During the film days Florida had incorporated a sales tax law that if film is part of an agreement and you are paid for that film as part of the cost, you better turn in the sales tax if it was included in your billing to the bride.  It’s cheaper to pay seven percent tax on the film cost and be done with it, than screw with the sales tax people. 

They are bears. Anything I buy locally for my business even if it is in bulk nuts and bolts, I cheerfully pay sales tax on.  I never worry about that because I did not and do not use the exemption. As far as sales tax people go I do not exist and I like it that way.  With the advent of the digital era, the business no longer using film, the bears of the sales tax business backed off… on film…gear is another story.


Taking photographs and video of things that are plainly visible in public spaces is a constitutional right—and that includes transportation facilities, the outside of federal buildings, and police and other government officials carrying out their duties.

Unfortunately, law enforcement officers have been known to ask people to stop taking photographs of public places. Those who fail to comply have sometimes been harassed, detained, and arrested. Other people have ended up in FBI databases for taking innocuous photographs of public places.

The right of citizens to record the police is a critical check and balance. It creates an independent record of what took place in a particular incident, one that is free from accusations of bias, lying, or faulty memory. It is no accident that some of the most high-profile cases of police misconduct have involved video and audio records.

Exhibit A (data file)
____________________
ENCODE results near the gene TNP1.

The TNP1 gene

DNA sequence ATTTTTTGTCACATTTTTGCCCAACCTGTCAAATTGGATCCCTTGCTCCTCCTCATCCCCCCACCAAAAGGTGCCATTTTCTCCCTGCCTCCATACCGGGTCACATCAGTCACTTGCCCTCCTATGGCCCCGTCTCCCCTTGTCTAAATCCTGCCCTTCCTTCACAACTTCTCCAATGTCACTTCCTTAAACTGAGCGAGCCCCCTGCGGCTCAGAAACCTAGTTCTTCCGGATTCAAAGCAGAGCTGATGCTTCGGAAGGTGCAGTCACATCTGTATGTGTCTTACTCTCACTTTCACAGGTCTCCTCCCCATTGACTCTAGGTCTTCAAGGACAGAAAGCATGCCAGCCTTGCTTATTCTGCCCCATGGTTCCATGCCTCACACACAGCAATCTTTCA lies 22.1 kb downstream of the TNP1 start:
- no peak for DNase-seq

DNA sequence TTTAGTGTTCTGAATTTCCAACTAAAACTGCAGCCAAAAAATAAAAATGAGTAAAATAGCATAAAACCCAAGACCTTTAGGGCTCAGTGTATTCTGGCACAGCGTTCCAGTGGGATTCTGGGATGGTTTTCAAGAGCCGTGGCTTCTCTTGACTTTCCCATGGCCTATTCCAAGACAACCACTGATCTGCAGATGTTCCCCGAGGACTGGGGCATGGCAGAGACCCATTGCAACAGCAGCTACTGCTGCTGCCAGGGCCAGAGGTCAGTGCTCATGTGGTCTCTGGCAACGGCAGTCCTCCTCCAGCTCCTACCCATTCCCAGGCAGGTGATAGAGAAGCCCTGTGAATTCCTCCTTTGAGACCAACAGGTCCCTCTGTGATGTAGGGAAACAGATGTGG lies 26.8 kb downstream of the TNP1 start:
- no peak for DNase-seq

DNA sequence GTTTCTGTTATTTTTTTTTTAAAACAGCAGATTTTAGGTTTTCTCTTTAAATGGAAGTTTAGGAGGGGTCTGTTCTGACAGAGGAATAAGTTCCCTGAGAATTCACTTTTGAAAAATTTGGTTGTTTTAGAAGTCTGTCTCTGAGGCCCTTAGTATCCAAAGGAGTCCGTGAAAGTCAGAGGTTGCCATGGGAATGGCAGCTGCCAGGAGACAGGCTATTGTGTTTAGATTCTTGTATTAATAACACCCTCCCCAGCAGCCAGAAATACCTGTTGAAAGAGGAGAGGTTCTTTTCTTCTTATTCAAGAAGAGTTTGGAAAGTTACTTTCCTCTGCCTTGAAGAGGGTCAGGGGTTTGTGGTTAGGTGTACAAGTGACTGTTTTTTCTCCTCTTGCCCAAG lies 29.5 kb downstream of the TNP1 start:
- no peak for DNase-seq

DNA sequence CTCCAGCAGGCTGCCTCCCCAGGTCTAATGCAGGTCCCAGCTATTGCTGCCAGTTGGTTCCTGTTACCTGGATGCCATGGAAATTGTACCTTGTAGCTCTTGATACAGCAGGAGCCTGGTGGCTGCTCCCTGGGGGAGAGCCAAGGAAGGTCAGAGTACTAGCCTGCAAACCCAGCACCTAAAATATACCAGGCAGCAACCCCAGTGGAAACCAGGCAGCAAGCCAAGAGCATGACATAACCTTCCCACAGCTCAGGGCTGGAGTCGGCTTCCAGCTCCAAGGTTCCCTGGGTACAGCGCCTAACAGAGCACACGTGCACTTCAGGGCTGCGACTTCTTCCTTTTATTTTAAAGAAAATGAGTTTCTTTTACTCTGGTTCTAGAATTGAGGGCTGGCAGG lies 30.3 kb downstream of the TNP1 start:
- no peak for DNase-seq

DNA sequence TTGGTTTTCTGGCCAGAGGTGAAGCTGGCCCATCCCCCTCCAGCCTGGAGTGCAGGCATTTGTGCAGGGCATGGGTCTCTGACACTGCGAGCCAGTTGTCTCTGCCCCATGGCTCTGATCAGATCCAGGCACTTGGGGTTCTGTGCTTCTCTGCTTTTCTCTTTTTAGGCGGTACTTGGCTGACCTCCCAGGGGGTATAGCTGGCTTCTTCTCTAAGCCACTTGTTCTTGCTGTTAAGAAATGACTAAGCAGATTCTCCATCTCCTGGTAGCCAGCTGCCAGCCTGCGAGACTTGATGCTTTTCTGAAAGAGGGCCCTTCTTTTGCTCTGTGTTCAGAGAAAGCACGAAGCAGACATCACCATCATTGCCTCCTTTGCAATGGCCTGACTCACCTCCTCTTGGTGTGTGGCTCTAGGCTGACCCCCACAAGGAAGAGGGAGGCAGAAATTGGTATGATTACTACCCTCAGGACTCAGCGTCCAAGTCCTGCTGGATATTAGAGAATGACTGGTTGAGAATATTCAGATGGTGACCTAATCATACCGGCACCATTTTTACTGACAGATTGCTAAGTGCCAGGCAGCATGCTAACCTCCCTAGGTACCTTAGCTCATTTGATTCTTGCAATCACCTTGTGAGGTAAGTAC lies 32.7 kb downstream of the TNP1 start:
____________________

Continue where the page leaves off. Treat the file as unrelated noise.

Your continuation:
Relatedly, artistic expression should never be chilled out of fear of unwarranted police scrutiny. No one should ever find an FBI agent on their doorstep just because they photographed public art.

Through litigation, public education, and other forms of advocacy, the ACLU has defended the rights of photographers and all camera-wielding individuals to document freely.

If you are one of the 77 percent of Americans who own a smartphone, then there’s a good chance that every time you leave the house, you carry with you the most powerful tool for police accountability that exists today. On Friday, yet another federal court ruled that your right to record the police performing their duties in public is part of the freedom of speech protected by the First Amendment.

Time and again we’ve seen civilians’ photos and videos of police expose the realities of policing in powerful ways. Ordinary people’s cell phone recordings of police interactions have been a starting point for national conversations about police reform and have sparked grassroots movements seeking accountability for how — and against whom — the police use their tremendous power.